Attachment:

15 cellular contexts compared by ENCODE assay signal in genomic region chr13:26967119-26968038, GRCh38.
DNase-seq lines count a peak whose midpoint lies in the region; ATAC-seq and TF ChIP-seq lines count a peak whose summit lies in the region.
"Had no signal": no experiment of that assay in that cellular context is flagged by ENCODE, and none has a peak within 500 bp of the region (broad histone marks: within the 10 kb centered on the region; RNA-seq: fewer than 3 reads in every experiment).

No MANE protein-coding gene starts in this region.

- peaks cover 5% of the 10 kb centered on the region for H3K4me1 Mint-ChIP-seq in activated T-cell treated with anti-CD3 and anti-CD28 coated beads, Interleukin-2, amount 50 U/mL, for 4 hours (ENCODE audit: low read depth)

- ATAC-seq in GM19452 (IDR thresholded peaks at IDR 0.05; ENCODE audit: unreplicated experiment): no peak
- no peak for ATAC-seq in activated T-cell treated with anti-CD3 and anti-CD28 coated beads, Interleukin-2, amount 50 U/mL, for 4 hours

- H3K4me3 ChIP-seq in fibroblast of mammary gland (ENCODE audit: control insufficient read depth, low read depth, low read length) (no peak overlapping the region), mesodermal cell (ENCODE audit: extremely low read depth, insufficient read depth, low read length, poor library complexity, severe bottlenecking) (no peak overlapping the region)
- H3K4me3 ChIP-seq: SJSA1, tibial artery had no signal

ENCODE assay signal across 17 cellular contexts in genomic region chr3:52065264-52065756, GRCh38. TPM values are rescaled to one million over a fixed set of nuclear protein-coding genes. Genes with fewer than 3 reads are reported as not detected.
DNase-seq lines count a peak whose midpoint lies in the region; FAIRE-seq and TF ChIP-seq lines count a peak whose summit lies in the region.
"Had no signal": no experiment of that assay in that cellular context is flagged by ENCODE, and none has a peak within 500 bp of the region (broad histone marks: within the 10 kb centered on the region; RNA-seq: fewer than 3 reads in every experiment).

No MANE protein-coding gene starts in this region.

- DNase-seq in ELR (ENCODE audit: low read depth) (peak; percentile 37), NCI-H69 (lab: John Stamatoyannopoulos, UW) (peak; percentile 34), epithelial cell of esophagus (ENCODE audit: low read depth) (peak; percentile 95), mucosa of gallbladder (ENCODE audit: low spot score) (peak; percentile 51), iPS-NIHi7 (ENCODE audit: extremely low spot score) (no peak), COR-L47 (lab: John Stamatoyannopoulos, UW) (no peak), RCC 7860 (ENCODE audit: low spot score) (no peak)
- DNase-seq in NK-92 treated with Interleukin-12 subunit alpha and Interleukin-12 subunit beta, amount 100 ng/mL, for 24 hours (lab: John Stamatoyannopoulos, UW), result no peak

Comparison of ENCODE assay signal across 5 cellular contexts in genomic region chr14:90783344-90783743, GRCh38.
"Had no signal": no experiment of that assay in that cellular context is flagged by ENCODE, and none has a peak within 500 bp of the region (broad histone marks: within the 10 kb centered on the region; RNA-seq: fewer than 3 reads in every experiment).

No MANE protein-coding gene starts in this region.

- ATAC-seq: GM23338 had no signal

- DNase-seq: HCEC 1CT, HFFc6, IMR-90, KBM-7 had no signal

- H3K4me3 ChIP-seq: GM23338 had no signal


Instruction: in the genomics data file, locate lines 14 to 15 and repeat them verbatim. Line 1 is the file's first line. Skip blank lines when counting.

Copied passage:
- DNase-seq in ELR (ENCODE audit: low read depth) (peak; percentile 37), NCI-H69 (lab: John Stamatoyannopoulos, UW) (peak; percentile 34), epithelial cell of esophagus (ENCODE audit: low read depth) (peak; percentile 95), mucosa of gallbladder (ENCODE audit: low spot score) (peak; percentile 51), iPS-NIHi7 (ENCODE audit: extremely low spot score) (no peak), COR-L47 (lab: John Stamatoyannopoulos, UW) (no peak), RCC 7860 (ENCODE audit: low spot score) (no peak)
- DNase-seq in NK-92 treated with Interleukin-12 subunit alpha and Interleukin-12 subunit beta, amount 100 ng/mL, for 24 hours (lab: John Stamatoyannopoulos, UW), result no peak